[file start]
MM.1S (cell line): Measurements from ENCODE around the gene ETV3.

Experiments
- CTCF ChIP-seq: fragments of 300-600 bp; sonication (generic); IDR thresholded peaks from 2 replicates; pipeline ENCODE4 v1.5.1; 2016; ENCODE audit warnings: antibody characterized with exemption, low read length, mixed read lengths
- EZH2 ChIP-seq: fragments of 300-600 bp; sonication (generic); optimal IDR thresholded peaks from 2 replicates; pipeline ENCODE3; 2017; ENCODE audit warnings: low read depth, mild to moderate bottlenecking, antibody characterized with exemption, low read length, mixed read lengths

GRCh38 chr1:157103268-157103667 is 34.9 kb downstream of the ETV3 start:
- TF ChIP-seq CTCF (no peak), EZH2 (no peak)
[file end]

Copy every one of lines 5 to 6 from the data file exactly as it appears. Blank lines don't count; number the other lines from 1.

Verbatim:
GRCh38 chr1:157103268-157103667 is 34.9 kb downstream of the ETV3 start:
- TF ChIP-seq CTCF (no peak), EZH2 (no peak)